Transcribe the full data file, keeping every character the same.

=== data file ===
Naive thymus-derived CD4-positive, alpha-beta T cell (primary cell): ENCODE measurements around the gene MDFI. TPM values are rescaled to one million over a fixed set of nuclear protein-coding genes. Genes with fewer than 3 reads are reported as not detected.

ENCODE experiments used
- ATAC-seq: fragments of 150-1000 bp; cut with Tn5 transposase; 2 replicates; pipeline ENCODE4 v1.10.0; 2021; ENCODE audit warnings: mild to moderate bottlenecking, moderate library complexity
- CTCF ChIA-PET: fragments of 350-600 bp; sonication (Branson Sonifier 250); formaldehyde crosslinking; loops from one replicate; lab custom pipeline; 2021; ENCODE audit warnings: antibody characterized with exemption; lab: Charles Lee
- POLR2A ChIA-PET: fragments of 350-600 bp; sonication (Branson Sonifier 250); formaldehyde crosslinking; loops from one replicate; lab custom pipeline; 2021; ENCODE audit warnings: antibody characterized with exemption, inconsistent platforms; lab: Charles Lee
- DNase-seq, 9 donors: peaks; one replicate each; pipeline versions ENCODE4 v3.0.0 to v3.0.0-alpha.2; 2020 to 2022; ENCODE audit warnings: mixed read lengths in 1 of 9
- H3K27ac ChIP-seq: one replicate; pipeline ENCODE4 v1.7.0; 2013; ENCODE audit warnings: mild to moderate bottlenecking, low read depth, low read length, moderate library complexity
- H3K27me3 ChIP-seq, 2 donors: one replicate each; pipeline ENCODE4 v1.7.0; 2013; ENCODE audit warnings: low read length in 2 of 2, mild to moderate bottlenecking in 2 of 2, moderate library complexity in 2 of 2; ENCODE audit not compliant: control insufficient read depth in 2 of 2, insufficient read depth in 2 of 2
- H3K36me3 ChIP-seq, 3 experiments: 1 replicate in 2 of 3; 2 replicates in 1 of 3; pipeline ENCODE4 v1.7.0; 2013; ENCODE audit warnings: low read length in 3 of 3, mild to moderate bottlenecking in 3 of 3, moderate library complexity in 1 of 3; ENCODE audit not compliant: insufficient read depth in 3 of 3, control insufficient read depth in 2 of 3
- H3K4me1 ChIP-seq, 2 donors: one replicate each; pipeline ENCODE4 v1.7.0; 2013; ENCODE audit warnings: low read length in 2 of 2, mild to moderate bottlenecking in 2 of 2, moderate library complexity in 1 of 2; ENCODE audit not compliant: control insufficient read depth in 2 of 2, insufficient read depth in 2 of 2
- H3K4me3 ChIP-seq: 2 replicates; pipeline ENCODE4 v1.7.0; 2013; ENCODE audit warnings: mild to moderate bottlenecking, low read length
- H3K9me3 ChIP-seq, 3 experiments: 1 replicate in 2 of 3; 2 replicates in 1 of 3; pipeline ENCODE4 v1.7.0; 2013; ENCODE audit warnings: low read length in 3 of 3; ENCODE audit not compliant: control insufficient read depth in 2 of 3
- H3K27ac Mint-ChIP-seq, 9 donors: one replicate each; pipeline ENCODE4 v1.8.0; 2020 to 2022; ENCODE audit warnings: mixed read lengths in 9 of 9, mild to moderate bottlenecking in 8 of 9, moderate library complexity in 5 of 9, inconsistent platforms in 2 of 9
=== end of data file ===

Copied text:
Naive thymus-derived CD4-positive, alpha-beta T cell (primary cell): ENCODE measurements around the gene MDFI. TPM values are rescaled to one million over a fixed set of nuclear protein-coding genes. Genes with fewer than 3 reads are reported as not detected.

ENCODE experiments used
- ATAC-seq: fragments of 150-1000 bp; cut with Tn5 transposase; 2 replicates; pipeline ENCODE4 v1.10.0; 2021; ENCODE audit warnings: mild to moderate bottlenecking, moderate library complexity
- CTCF ChIA-PET: fragments of 350-600 bp; sonication (Branson Sonifier 250); formaldehyde crosslinking; loops from one replicate; lab custom pipeline; 2021; ENCODE audit warnings: antibody characterized with exemption; lab: Charles Lee
- POLR2A ChIA-PET: fragments of 350-600 bp; sonication (Branson Sonifier 250); formaldehyde crosslinking; loops from one replicate; lab custom pipeline; 2021; ENCODE audit warnings: antibody characterized with exemption, inconsistent platforms; lab: Charles Lee
- DNase-seq, 9 donors: peaks; one replicate each; pipeline versions ENCODE4 v3.0.0 to v3.0.0-alpha.2; 2020 to 2022; ENCODE audit warnings: mixed read lengths in 1 of 9
- H3K27ac ChIP-seq: one replicate; pipeline ENCODE4 v1.7.0; 2013; ENCODE audit warnings: mild to moderate bottlenecking, low read depth, low read length, moderate library complexity
- H3K27me3 ChIP-seq, 2 donors: one replicate each; pipeline ENCODE4 v1.7.0; 2013; ENCODE audit warnings: low read length in 2 of 2, mild to moderate bottlenecking in 2 of 2, moderate library complexity in 2 of 2; ENCODE audit not compliant: control insufficient read depth in 2 of 2, insufficient read depth in 2 of 2
- H3K36me3 ChIP-seq, 3 experiments: 1 replicate in 2 of 3; 2 replicates in 1 of 3; pipeline ENCODE4 v1.7.0; 2013; ENCODE audit warnings: low read length in 3 of 3, mild to moderate bottlenecking in 3 of 3, moderate library complexity in 1 of 3; ENCODE audit not compliant: insufficient read depth in 3 of 3, control insufficient read depth in 2 of 3
- H3K4me1 ChIP-seq, 2 donors: one replicate each; pipeline ENCODE4 v1.7.0; 2013; ENCODE audit warnings: low read length in 2 of 2, mild to moderate bottlenecking in 2 of 2, moderate library complexity in 1 of 2; ENCODE audit not compliant: control insufficient read depth in 2 of 2, insufficient read depth in 2 of 2
- H3K4me3 ChIP-seq: 2 replicates; pipeline ENCODE4 v1.7.0; 2013; ENCODE audit warnings: mild to moderate bottlenecking, low read length
- H3K9me3 ChIP-seq, 3 experiments: 1 replicate in 2 of 3; 2 replicates in 1 of 3; pipeline ENCODE4 v1.7.0; 2013; ENCODE audit warnings: low read length in 3 of 3; ENCODE audit not compliant: control insufficient read depth in 2 of 3
- H3K27ac Mint-ChIP-seq, 9 donors: one replicate each; pipeline ENCODE4 v1.8.0; 2020 to 2022; ENCODE audit warnings: mixed read lengths in 9 of 9, mild to moderate bottlenecking in 8 of 9, moderate library complexity in 5 of 9, inconsistent platforms in 2 of 9